A concern in the past has always been that during industrial action, usually strikes, healthworkers continued to provide emergency cover. Now that many wards are running on minimum numbers anyway this policy will need to be revisited.
Joint action with other unions, even the RCN, should not be ruled out. UNISON is supporting the lobby of parliament on 11 May originally called by the RCN, and we should actively pursue joint ventures with other unions such as AMICUS.
UNISON, AMICUS and the other health unions are big players in both the TUC and Labour Party where we should be putting forward demands to stop the cuts. The UNISON political fund could threaten to withhold funding as it has over the Local Government Pension Scheme in next week’s local election. This would represent a slight holding to account of the New Labour leadership who have ignored countless conference decisions against the use of PFI, marketisation, and privatisation of our NHS.
The conference also agreed to ask the Labour Link to get UNISON representatives in the Labour Party to organise to deselect Blairites MPs such as Hewitt and replace them with candidates who will defend union policy in parliament.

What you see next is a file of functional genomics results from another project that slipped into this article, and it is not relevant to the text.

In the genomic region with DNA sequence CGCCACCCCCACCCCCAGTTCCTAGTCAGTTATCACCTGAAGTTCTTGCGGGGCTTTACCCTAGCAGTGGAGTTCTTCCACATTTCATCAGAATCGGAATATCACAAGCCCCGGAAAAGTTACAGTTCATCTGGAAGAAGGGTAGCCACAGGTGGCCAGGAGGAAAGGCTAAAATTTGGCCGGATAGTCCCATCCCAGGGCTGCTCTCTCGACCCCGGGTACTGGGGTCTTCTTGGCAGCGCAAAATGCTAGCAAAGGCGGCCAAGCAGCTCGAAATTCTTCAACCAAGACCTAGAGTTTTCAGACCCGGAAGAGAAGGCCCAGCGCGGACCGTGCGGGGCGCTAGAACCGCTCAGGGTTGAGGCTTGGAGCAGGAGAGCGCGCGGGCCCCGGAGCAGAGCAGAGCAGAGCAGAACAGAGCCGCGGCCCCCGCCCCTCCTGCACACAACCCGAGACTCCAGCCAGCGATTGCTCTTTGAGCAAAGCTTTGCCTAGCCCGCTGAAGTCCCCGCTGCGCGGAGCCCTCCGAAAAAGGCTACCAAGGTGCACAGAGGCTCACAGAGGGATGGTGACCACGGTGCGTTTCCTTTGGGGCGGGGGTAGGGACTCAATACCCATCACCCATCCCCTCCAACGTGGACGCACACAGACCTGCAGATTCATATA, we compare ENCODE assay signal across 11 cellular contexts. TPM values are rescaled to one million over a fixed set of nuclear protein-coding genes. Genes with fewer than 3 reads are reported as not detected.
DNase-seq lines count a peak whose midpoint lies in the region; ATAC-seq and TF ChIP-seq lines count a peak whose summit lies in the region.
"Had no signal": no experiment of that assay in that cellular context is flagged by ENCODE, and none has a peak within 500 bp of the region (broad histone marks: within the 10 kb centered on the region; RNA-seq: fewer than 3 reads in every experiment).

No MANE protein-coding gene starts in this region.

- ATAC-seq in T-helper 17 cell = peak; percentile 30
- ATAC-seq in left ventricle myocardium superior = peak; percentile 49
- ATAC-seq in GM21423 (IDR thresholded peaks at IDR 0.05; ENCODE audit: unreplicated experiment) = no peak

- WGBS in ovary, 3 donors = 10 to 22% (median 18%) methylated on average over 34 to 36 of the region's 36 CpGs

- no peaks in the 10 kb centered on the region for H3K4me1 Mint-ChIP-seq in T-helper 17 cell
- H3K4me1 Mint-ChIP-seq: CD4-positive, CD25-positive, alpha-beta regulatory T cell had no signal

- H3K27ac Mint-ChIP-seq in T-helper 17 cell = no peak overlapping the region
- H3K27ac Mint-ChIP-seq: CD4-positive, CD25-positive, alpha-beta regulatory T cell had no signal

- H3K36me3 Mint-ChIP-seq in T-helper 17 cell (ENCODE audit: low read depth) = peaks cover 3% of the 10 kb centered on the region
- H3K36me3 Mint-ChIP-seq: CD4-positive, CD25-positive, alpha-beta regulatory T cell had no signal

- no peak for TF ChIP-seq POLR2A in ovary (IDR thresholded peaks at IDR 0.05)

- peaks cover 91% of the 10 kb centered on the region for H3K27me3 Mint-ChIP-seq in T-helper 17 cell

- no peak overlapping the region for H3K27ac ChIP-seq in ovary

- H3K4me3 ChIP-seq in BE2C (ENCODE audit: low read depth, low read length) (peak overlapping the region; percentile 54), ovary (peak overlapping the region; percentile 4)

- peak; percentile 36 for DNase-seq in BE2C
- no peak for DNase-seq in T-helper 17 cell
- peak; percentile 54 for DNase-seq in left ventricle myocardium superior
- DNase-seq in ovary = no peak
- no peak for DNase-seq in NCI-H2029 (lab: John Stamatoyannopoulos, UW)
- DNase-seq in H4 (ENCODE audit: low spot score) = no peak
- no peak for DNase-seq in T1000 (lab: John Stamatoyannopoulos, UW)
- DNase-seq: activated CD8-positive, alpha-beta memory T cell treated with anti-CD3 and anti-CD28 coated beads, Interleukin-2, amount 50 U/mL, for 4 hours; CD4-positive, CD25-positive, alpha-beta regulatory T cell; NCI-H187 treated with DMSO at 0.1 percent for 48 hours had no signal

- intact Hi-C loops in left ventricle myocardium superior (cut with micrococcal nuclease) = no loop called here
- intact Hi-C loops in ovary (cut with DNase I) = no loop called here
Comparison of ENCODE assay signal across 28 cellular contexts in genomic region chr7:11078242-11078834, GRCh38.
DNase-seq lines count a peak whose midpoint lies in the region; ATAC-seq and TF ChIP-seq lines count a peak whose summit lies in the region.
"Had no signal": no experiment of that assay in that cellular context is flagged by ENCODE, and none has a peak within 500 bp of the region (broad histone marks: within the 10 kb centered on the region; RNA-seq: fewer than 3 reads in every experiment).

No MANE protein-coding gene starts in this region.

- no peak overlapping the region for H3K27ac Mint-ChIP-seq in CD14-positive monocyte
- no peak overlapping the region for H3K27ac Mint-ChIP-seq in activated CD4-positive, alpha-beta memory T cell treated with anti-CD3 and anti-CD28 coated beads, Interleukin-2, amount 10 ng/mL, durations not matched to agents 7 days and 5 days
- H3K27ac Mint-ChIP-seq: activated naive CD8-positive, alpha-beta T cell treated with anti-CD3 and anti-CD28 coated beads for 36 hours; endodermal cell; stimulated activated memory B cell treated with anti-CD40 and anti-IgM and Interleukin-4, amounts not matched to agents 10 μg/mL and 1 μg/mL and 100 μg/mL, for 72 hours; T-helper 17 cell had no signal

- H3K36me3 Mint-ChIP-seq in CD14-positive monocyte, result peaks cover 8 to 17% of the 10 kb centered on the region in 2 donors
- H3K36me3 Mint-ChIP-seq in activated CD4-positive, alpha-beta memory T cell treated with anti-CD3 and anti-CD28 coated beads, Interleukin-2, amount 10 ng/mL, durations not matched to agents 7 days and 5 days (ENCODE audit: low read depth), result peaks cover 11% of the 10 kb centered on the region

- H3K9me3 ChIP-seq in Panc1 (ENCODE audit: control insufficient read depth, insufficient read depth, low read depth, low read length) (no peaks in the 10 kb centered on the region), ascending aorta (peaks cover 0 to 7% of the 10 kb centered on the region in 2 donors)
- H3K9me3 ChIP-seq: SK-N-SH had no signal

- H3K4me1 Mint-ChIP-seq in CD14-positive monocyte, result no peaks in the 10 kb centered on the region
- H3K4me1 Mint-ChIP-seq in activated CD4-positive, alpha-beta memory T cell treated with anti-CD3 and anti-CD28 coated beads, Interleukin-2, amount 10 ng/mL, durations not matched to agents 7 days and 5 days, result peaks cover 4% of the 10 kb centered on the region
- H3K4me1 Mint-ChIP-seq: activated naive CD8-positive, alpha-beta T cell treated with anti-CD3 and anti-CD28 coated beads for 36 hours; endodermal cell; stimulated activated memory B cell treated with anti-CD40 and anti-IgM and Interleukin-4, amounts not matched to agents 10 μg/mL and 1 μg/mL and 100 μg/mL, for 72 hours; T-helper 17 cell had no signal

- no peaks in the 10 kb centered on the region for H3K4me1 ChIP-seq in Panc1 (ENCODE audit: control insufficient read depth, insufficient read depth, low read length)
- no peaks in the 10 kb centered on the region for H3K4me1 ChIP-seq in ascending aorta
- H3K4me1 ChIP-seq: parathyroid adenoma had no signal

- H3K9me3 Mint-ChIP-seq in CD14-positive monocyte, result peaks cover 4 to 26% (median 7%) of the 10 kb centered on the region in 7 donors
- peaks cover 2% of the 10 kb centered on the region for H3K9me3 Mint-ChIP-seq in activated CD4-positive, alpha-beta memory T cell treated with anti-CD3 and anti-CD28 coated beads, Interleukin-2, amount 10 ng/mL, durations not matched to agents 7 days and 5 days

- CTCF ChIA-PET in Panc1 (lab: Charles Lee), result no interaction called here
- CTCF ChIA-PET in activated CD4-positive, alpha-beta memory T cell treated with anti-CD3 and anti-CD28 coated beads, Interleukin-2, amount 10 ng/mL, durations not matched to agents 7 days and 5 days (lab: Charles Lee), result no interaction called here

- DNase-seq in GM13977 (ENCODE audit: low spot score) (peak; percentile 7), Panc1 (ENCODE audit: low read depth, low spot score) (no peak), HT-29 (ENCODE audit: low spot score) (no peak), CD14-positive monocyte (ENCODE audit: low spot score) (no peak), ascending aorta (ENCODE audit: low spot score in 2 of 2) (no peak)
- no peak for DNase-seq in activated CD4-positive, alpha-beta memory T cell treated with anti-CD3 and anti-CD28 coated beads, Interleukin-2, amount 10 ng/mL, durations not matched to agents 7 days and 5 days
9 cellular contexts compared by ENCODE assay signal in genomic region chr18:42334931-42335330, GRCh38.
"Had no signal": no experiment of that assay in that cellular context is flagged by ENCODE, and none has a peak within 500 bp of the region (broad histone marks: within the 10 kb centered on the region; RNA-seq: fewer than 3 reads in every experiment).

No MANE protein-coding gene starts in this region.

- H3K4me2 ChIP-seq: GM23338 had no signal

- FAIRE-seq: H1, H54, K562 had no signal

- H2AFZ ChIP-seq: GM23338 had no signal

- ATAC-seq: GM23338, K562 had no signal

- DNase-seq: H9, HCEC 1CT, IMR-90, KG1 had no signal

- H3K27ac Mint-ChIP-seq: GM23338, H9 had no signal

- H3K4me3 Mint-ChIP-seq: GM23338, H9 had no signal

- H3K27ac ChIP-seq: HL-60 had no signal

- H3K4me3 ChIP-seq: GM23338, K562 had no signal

Finally we need to build a broad national campaign in defence of the NHS. Keep our NHS Public could be the start of that. Its conference voted to call for a national demonstration on the scale of the biggest anti-war demos. The potential for public support for the NHS and those who work in it is rarely tapped. When it is, the size of demonstrations and protests against hospital closures is astonishing.
The unions need to provide a national framework of action to inspire and motivate the membership:
• Build for strike action wherever possible, particularly in those areas where cuts are being made or being threatened.
• An end to free overtime is a possibility and may tie us in with other unions.
• UNISON should be challenging and leading other unions to follow us, and demand from the TUC its active solidarity and support.
• Build the KONHSP campaign, affiliate to its local groups and prepare Britain’s biggest demonstration in defence of the workers biggest ever gain: the National Health Service.
The continuing existence of a public, free NHS is now at stake. We need to mobilise now!